Padilla made $5.025M as a Dodger last season, as is seeking a slightly higher figure for 2011, and evidently has hinted at wanted more than a one-year contract.
While Padilla was effective and seemed rejuvenated at times, other times he was severely hampered by nagging injuries that removed him from games in early innings.
When he's on, he's lights out. But can the Dodgers afford another season like 2010 in which starters are consistently injured and minor-leaguers can't cover the gaps?
Los Angeles traded James McDonald, a potential starter in the making, to acquire Octavio Dotel, before trading Dotel to the Rockies prior to the conclusion of the season. John Ely roared on to the Major League scene, only to pull a 180 degree turn and become completely unreliable.
Signing Padilla seems like a huge gamble for the Boys in Blue, and GM Ned Colletti has hinted at going after an outfielder before making a decision on the remainder of the rotation.
If the Dodgers indeed pursue an outfielder first, they may not have the payroll to accommodate Padilla, which may be a good thing.
It's far more reasonable for the Dodgers to pick up a fifth starter closer to the season, or promote from within if a power bat in left field can be inserted into the line-up.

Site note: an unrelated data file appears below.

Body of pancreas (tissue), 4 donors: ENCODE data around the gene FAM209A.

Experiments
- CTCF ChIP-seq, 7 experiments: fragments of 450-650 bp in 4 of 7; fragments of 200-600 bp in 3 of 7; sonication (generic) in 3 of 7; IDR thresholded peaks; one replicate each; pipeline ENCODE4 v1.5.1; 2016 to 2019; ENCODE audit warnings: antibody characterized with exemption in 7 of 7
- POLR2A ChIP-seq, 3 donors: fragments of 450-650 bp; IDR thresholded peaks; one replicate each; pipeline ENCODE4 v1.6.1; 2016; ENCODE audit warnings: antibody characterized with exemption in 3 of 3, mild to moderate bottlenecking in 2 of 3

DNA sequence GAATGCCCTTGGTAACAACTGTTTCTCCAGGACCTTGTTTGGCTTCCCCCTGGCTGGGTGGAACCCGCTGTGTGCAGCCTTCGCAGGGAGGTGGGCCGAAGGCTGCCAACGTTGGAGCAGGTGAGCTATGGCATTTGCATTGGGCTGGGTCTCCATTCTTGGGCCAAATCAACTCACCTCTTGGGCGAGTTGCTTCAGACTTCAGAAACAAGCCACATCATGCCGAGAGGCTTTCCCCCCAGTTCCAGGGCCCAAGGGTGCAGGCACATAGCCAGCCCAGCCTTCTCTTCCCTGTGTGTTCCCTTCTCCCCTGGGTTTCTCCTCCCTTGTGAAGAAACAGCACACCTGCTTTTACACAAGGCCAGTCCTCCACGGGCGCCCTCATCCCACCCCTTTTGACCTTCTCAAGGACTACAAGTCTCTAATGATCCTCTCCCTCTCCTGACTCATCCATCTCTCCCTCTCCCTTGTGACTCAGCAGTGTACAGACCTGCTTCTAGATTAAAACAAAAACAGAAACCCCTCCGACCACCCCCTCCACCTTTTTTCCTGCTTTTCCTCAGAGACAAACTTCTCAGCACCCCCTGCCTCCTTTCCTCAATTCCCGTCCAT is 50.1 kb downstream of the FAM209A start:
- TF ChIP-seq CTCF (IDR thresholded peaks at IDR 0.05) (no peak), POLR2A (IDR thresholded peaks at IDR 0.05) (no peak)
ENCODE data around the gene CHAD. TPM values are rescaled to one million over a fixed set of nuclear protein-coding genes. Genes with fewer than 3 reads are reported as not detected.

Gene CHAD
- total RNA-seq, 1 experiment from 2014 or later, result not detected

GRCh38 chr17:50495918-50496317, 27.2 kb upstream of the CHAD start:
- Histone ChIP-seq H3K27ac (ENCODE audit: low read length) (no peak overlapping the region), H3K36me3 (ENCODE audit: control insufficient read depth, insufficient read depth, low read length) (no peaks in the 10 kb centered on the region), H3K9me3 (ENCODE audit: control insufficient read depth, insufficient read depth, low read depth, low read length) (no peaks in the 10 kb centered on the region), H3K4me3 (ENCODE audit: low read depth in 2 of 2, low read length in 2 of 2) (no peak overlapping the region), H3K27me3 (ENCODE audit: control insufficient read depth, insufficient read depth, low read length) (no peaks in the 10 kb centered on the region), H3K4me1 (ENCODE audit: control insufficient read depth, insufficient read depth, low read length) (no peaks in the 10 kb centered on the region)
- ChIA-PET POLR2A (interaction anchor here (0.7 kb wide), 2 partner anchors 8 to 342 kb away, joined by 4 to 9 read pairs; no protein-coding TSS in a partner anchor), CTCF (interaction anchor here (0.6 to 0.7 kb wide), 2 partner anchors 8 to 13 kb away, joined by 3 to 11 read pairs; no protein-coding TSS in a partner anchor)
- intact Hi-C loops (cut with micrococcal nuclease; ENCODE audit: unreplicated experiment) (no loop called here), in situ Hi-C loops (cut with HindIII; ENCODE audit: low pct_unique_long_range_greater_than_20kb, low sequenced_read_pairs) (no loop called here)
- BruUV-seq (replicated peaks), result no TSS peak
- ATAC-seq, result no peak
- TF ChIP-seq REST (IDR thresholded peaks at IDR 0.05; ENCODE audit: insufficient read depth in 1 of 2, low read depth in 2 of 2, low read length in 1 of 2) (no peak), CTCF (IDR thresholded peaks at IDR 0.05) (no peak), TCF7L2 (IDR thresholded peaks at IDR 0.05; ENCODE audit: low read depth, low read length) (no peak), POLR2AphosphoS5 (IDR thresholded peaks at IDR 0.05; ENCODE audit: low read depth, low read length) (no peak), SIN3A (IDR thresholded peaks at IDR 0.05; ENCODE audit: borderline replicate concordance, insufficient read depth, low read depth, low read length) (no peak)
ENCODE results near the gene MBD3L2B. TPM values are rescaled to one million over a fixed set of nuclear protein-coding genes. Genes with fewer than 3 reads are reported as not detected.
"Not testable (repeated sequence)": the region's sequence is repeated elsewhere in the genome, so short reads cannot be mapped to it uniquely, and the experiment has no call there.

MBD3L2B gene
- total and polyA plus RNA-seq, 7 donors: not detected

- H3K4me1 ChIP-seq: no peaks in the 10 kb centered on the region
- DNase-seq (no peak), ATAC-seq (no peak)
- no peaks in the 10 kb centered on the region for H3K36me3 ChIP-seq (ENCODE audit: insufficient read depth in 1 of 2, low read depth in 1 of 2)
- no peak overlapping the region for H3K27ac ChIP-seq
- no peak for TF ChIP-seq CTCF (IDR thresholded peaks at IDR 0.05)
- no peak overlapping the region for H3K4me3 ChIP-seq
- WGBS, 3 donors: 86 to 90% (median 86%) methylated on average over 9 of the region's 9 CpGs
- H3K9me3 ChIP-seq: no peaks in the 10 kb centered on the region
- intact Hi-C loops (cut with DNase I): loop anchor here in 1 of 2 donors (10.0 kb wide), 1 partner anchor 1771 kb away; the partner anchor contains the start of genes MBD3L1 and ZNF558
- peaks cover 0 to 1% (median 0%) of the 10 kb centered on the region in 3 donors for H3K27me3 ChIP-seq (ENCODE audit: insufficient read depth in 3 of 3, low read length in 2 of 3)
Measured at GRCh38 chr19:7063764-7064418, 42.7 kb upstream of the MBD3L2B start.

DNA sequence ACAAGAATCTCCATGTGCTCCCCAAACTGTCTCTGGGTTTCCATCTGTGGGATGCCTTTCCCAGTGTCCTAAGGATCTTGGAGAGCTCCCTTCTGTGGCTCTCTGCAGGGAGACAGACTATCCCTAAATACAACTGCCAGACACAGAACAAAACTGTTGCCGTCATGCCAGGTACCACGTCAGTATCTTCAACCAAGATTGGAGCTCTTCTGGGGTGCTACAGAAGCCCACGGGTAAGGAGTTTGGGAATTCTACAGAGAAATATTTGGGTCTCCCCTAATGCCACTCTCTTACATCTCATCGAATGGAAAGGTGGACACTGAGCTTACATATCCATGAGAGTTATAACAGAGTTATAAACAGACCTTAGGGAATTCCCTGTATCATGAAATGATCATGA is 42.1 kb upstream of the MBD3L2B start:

Additionally, if the team can't acquire a fifth starter prior to Spring Training, they may test the trade market with James Loney to get a power bat at first base, or in the outfield with an economy substitution at first base.
If either of those scenarios come to fruition, expect the Dodgers to find a back-of-the-rotation starter at the bottom of the free agent pool, or in their minor-league affiliates.
Padilla remains an option, but his asking price and/or years desired will have to come down, or the Soap Bubble will be floating elsewhere when 2011 arrives.